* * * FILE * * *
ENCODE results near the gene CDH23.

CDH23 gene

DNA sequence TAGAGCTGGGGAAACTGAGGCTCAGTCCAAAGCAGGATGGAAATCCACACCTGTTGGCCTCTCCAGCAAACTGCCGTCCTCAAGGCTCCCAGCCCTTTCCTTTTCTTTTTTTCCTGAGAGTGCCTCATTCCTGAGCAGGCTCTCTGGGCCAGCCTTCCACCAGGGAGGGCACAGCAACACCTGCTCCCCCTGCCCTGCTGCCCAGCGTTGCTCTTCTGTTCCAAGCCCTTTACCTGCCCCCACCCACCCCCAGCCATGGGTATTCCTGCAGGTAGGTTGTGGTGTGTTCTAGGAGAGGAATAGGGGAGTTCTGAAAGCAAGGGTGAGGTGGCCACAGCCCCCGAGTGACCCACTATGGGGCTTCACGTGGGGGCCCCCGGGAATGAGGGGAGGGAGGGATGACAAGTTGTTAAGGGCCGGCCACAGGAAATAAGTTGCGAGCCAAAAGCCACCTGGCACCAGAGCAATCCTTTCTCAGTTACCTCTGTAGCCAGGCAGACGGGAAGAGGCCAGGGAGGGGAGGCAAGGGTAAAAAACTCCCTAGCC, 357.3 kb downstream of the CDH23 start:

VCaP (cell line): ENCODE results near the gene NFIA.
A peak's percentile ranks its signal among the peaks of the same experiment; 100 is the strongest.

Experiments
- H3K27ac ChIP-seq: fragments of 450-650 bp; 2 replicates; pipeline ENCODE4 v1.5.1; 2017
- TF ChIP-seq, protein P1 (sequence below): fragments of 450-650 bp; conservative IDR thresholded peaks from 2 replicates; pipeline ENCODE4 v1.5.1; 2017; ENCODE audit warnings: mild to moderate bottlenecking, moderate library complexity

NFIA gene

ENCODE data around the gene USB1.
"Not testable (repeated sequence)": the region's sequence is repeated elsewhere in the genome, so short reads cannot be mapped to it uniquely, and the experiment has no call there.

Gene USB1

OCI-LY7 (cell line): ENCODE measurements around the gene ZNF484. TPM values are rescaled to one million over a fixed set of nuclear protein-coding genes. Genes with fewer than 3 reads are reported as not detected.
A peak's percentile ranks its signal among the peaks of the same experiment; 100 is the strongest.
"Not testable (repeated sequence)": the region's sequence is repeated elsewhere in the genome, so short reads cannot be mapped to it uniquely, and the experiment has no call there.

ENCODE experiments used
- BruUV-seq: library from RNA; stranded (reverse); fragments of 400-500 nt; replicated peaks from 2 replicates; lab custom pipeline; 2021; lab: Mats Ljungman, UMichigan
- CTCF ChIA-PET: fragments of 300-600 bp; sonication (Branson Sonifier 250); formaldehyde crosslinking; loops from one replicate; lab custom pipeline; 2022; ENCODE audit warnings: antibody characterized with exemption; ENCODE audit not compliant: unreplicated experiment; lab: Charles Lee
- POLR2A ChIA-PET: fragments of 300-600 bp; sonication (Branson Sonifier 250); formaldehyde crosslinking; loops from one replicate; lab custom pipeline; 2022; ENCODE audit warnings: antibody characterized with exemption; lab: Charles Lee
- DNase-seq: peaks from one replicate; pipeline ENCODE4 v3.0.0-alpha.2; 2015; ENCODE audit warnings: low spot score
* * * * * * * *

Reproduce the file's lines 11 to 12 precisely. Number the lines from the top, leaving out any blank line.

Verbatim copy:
"Not testable (repeated sequence)": the region's sequence is repeated elsewhere in the genome, so short reads cannot be mapped to it uniquely, and the experiment has no call there.

Gene USB1